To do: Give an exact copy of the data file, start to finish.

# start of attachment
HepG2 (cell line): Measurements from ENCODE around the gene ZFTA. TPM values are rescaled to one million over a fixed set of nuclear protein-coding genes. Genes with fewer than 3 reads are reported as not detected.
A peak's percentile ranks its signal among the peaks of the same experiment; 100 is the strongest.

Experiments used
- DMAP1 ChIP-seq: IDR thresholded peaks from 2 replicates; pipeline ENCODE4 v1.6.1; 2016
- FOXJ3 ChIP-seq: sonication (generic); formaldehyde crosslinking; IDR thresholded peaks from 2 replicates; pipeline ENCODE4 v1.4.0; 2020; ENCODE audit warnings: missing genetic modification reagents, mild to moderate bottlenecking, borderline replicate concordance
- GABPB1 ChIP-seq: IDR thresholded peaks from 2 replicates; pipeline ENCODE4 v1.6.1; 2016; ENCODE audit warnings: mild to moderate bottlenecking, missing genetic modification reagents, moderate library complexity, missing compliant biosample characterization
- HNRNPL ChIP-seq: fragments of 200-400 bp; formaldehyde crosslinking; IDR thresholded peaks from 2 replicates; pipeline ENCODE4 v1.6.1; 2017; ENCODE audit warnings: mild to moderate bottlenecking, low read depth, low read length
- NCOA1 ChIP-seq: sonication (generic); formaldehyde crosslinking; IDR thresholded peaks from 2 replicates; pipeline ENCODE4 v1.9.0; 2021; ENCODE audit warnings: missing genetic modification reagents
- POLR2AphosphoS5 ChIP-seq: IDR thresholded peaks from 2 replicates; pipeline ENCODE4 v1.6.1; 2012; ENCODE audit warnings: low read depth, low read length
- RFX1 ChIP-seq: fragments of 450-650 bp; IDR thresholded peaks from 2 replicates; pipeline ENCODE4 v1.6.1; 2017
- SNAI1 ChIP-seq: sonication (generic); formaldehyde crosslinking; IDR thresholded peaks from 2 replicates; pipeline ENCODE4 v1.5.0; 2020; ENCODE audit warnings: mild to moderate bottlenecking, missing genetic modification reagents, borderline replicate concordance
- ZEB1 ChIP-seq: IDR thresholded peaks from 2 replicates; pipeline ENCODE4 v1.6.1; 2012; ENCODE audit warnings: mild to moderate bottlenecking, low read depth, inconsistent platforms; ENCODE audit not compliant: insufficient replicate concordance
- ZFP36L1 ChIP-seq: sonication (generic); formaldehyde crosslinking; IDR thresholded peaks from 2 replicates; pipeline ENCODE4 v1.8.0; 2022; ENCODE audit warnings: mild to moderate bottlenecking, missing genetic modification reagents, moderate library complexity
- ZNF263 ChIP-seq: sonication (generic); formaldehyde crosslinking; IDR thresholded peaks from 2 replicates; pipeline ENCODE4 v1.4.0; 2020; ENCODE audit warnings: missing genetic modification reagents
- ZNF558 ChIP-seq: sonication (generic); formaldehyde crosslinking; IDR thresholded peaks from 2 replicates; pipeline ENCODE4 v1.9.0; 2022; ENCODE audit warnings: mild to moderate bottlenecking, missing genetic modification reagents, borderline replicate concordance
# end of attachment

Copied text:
HepG2 (cell line): Measurements from ENCODE around the gene ZFTA. TPM values are rescaled to one million over a fixed set of nuclear protein-coding genes. Genes with fewer than 3 reads are reported as not detected.
A peak's percentile ranks its signal among the peaks of the same experiment; 100 is the strongest.

Experiments used
- DMAP1 ChIP-seq: IDR thresholded peaks from 2 replicates; pipeline ENCODE4 v1.6.1; 2016
- FOXJ3 ChIP-seq: sonication (generic); formaldehyde crosslinking; IDR thresholded peaks from 2 replicates; pipeline ENCODE4 v1.4.0; 2020; ENCODE audit warnings: missing genetic modification reagents, mild to moderate bottlenecking, borderline replicate concordance
- GABPB1 ChIP-seq: IDR thresholded peaks from 2 replicates; pipeline ENCODE4 v1.6.1; 2016; ENCODE audit warnings: mild to moderate bottlenecking, missing genetic modification reagents, moderate library complexity, missing compliant biosample characterization
- HNRNPL ChIP-seq: fragments of 200-400 bp; formaldehyde crosslinking; IDR thresholded peaks from 2 replicates; pipeline ENCODE4 v1.6.1; 2017; ENCODE audit warnings: mild to moderate bottlenecking, low read depth, low read length
- NCOA1 ChIP-seq: sonication (generic); formaldehyde crosslinking; IDR thresholded peaks from 2 replicates; pipeline ENCODE4 v1.9.0; 2021; ENCODE audit warnings: missing genetic modification reagents
- POLR2AphosphoS5 ChIP-seq: IDR thresholded peaks from 2 replicates; pipeline ENCODE4 v1.6.1; 2012; ENCODE audit warnings: low read depth, low read length
- RFX1 ChIP-seq: fragments of 450-650 bp; IDR thresholded peaks from 2 replicates; pipeline ENCODE4 v1.6.1; 2017
- SNAI1 ChIP-seq: sonication (generic); formaldehyde crosslinking; IDR thresholded peaks from 2 replicates; pipeline ENCODE4 v1.5.0; 2020; ENCODE audit warnings: mild to moderate bottlenecking, missing genetic modification reagents, borderline replicate concordance
- ZEB1 ChIP-seq: IDR thresholded peaks from 2 replicates; pipeline ENCODE4 v1.6.1; 2012; ENCODE audit warnings: mild to moderate bottlenecking, low read depth, inconsistent platforms; ENCODE audit not compliant: insufficient replicate concordance
- ZFP36L1 ChIP-seq: sonication (generic); formaldehyde crosslinking; IDR thresholded peaks from 2 replicates; pipeline ENCODE4 v1.8.0; 2022; ENCODE audit warnings: mild to moderate bottlenecking, missing genetic modification reagents, moderate library complexity
- ZNF263 ChIP-seq: sonication (generic); formaldehyde crosslinking; IDR thresholded peaks from 2 replicates; pipeline ENCODE4 v1.4.0; 2020; ENCODE audit warnings: missing genetic modification reagents
- ZNF558 ChIP-seq: sonication (generic); formaldehyde crosslinking; IDR thresholded peaks from 2 replicates; pipeline ENCODE4 v1.9.0; 2022; ENCODE audit warnings: mild to moderate bottlenecking, missing genetic modification reagents, borderline replicate concordance